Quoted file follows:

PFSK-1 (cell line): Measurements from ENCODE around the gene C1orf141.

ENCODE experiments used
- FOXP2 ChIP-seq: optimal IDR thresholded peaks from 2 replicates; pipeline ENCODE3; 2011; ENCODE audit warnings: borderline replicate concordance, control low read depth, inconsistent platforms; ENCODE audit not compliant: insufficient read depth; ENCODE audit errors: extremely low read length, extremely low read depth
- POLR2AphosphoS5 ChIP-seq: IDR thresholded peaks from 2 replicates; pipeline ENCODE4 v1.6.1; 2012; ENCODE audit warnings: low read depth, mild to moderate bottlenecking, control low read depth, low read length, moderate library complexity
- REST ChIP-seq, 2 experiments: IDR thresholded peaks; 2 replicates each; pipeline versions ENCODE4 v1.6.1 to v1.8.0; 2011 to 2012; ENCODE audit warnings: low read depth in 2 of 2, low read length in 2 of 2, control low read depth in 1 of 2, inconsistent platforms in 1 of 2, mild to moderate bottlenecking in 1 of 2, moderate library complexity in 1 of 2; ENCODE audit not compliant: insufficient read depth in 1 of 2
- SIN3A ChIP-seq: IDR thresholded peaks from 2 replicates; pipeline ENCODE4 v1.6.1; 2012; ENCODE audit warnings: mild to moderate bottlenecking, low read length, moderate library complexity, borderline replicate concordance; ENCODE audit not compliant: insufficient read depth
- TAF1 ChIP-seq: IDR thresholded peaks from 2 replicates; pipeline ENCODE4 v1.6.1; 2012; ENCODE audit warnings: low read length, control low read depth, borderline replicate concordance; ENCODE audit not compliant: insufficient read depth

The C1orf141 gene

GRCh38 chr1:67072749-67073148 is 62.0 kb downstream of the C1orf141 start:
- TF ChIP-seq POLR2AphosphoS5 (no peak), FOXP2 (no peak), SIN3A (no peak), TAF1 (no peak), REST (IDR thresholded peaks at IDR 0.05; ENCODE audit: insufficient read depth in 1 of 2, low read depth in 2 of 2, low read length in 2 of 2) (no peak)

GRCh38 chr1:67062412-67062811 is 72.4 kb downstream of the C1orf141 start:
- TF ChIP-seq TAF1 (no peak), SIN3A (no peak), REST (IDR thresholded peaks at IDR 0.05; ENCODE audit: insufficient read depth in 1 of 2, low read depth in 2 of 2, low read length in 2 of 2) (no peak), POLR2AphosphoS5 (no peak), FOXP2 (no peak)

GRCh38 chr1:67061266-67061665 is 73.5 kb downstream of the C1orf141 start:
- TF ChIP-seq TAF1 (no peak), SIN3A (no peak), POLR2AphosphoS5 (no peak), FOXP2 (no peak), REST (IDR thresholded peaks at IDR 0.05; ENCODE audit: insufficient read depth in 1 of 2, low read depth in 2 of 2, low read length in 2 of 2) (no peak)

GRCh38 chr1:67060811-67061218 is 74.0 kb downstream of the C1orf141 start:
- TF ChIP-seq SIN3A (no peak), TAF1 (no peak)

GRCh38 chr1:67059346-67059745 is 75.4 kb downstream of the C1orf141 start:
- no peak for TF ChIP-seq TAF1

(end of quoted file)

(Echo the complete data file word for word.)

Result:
PFSK-1 (cell line): Measurements from ENCODE around the gene C1orf141.

ENCODE experiments used
- FOXP2 ChIP-seq: optimal IDR thresholded peaks from 2 replicates; pipeline ENCODE3; 2011; ENCODE audit warnings: borderline replicate concordance, control low read depth, inconsistent platforms; ENCODE audit not compliant: insufficient read depth; ENCODE audit errors: extremely low read length, extremely low read depth
- POLR2AphosphoS5 ChIP-seq: IDR thresholded peaks from 2 replicates; pipeline ENCODE4 v1.6.1; 2012; ENCODE audit warnings: low read depth, mild to moderate bottlenecking, control low read depth, low read length, moderate library complexity
- REST ChIP-seq, 2 experiments: IDR thresholded peaks; 2 replicates each; pipeline versions ENCODE4 v1.6.1 to v1.8.0; 2011 to 2012; ENCODE audit warnings: low read depth in 2 of 2, low read length in 2 of 2, control low read depth in 1 of 2, inconsistent platforms in 1 of 2, mild to moderate bottlenecking in 1 of 2, moderate library complexity in 1 of 2; ENCODE audit not compliant: insufficient read depth in 1 of 2
- SIN3A ChIP-seq: IDR thresholded peaks from 2 replicates; pipeline ENCODE4 v1.6.1; 2012; ENCODE audit warnings: mild to moderate bottlenecking, low read length, moderate library complexity, borderline replicate concordance; ENCODE audit not compliant: insufficient read depth
- TAF1 ChIP-seq: IDR thresholded peaks from 2 replicates; pipeline ENCODE4 v1.6.1; 2012; ENCODE audit warnings: low read length, control low read depth, borderline replicate concordance; ENCODE audit not compliant: insufficient read depth

The C1orf141 gene

GRCh38 chr1:67072749-67073148 is 62.0 kb downstream of the C1orf141 start:
- TF ChIP-seq POLR2AphosphoS5 (no peak), FOXP2 (no peak), SIN3A (no peak), TAF1 (no peak), REST (IDR thresholded peaks at IDR 0.05; ENCODE audit: insufficient read depth in 1 of 2, low read depth in 2 of 2, low read length in 2 of 2) (no peak)

GRCh38 chr1:67062412-67062811 is 72.4 kb downstream of the C1orf141 start:
- TF ChIP-seq TAF1 (no peak), SIN3A (no peak), REST (IDR thresholded peaks at IDR 0.05; ENCODE audit: insufficient read depth in 1 of 2, low read depth in 2 of 2, low read length in 2 of 2) (no peak), POLR2AphosphoS5 (no peak), FOXP2 (no peak)

GRCh38 chr1:67061266-67061665 is 73.5 kb downstream of the C1orf141 start:
- TF ChIP-seq TAF1 (no peak), SIN3A (no peak), POLR2AphosphoS5 (no peak), FOXP2 (no peak), REST (IDR thresholded peaks at IDR 0.05; ENCODE audit: insufficient read depth in 1 of 2, low read depth in 2 of 2, low read length in 2 of 2) (no peak)

GRCh38 chr1:67060811-67061218 is 74.0 kb downstream of the C1orf141 start:
- TF ChIP-seq SIN3A (no peak), TAF1 (no peak)

GRCh38 chr1:67059346-67059745 is 75.4 kb downstream of the C1orf141 start:
- no peak for TF ChIP-seq TAF1